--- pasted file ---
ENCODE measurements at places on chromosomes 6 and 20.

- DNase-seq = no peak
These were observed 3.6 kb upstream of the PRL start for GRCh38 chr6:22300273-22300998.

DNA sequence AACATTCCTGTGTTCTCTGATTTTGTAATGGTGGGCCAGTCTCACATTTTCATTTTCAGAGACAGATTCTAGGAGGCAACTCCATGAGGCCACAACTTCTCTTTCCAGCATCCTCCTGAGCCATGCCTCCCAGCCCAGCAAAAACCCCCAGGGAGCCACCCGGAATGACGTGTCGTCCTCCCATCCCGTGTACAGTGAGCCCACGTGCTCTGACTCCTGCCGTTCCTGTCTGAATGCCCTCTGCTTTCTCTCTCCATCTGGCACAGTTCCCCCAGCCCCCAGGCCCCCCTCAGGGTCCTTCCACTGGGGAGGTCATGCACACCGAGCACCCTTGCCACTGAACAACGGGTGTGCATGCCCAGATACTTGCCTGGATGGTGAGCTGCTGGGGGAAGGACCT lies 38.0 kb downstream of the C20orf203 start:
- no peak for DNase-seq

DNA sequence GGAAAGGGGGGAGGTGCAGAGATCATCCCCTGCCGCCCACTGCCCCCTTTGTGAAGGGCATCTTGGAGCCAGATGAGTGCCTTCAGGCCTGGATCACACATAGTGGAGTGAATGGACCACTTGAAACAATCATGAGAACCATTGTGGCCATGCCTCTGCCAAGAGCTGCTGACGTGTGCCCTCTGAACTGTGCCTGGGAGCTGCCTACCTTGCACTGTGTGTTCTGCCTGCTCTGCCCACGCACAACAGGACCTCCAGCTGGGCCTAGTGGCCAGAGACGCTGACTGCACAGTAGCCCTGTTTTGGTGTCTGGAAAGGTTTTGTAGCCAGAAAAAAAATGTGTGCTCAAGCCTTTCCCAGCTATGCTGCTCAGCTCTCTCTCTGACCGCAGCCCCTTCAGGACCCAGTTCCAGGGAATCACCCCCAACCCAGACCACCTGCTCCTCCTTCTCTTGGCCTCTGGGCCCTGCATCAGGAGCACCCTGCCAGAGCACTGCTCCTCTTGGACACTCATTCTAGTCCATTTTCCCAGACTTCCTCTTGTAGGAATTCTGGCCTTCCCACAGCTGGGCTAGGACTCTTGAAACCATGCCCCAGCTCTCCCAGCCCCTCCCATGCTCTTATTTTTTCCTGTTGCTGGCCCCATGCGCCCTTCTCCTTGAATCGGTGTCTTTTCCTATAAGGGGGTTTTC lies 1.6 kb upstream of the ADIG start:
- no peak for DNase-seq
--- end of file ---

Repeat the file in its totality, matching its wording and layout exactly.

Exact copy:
ENCODE measurements at places on chromosomes 6 and 20.

- DNase-seq = no peak
These were observed 3.6 kb upstream of the PRL start for GRCh38 chr6:22300273-22300998.

DNA sequence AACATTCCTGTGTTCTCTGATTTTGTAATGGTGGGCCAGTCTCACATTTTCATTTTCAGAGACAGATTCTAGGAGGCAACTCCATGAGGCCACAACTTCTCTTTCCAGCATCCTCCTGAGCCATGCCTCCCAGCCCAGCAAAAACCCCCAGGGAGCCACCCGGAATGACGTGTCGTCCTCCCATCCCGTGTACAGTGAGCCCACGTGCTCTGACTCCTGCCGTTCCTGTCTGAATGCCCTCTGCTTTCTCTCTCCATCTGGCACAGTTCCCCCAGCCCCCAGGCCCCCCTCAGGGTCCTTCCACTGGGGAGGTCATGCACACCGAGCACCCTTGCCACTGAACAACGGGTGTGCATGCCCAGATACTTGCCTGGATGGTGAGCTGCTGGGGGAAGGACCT lies 38.0 kb downstream of the C20orf203 start:
- no peak for DNase-seq

DNA sequence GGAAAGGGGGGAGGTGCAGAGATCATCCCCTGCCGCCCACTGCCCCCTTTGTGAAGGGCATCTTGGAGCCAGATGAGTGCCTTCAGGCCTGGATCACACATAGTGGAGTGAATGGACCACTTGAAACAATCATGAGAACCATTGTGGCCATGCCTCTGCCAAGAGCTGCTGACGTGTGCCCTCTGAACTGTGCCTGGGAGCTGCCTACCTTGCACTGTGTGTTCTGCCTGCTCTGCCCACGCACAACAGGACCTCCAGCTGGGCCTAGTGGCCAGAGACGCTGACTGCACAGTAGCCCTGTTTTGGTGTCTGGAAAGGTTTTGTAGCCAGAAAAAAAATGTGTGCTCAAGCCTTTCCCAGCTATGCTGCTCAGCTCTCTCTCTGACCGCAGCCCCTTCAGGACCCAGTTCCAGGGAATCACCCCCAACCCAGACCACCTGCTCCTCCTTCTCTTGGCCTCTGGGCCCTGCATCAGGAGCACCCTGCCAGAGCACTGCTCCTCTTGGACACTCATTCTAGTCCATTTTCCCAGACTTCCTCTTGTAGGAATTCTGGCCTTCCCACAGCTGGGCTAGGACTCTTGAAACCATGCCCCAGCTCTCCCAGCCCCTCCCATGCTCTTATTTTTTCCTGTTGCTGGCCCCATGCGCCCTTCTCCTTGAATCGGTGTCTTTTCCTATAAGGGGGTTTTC lies 1.6 kb upstream of the ADIG start:
- no peak for DNase-seq